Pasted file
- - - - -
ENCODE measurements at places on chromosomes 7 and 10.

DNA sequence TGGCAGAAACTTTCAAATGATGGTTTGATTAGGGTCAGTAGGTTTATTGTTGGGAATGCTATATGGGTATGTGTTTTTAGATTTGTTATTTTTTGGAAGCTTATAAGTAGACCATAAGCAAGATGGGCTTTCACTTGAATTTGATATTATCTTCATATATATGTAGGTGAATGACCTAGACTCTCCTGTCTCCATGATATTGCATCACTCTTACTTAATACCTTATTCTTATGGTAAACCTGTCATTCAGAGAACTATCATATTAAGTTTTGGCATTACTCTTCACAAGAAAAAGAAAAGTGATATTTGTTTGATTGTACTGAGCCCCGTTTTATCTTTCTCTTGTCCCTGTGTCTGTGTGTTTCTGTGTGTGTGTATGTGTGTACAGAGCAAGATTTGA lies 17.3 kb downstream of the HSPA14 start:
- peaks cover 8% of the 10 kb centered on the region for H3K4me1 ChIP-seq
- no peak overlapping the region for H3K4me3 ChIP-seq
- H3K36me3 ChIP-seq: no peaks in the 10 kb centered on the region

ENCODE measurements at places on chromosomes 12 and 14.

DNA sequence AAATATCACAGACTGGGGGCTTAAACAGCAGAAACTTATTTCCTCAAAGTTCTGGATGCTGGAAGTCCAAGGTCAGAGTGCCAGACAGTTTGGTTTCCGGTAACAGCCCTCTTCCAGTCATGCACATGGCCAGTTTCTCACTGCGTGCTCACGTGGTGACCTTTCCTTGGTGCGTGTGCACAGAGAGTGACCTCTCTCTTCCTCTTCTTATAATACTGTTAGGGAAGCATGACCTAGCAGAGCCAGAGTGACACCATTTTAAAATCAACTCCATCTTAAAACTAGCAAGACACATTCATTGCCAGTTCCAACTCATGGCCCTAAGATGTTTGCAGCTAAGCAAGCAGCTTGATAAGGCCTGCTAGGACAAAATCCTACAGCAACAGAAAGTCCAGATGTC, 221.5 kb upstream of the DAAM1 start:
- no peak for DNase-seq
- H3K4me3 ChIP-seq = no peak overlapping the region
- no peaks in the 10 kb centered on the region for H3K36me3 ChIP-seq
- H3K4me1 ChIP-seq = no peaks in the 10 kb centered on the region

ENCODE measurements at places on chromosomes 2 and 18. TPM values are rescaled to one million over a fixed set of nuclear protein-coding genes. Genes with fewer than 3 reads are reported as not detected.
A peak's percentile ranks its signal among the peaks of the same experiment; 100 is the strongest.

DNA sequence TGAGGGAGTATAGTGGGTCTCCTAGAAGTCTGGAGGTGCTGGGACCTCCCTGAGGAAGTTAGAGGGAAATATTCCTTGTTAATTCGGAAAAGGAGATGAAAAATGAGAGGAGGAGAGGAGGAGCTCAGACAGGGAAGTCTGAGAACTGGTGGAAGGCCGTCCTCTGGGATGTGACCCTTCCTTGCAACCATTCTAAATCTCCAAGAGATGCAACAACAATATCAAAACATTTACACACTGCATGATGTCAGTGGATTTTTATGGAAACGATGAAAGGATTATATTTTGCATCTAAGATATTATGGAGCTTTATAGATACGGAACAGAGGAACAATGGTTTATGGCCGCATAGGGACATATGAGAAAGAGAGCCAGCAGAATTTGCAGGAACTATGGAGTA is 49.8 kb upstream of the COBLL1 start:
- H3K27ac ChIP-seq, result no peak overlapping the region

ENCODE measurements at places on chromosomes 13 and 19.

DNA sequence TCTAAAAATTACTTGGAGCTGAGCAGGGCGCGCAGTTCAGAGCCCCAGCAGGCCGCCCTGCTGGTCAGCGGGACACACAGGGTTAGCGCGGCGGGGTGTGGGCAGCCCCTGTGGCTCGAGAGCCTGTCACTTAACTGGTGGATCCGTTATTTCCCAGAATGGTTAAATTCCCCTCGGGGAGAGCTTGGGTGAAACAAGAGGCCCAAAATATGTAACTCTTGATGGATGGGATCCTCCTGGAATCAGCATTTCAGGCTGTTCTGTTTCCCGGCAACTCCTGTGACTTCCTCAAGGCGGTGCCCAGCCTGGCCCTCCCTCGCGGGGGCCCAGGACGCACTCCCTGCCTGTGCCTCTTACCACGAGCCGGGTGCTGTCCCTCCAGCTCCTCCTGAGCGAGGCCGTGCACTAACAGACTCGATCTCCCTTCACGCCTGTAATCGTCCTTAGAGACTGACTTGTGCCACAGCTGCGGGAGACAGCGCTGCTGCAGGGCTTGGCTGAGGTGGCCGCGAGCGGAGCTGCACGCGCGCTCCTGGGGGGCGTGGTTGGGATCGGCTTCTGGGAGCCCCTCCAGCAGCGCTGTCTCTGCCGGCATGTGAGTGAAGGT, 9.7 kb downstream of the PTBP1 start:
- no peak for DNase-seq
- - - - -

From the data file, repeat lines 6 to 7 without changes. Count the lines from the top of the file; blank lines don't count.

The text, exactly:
ENCODE measurements at places on chromosomes 12 and 14.

DNA sequence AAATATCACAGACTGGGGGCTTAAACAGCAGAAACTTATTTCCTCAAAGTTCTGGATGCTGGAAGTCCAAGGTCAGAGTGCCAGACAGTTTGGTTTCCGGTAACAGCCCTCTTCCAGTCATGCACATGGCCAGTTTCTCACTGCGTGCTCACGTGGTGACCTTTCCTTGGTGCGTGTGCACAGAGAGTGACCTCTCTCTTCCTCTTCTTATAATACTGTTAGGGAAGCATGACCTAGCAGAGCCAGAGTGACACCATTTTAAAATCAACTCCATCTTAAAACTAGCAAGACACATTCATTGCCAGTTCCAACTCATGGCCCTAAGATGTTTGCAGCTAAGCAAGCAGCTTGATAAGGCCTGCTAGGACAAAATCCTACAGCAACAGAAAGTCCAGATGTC, 221.5 kb upstream of the DAAM1 start: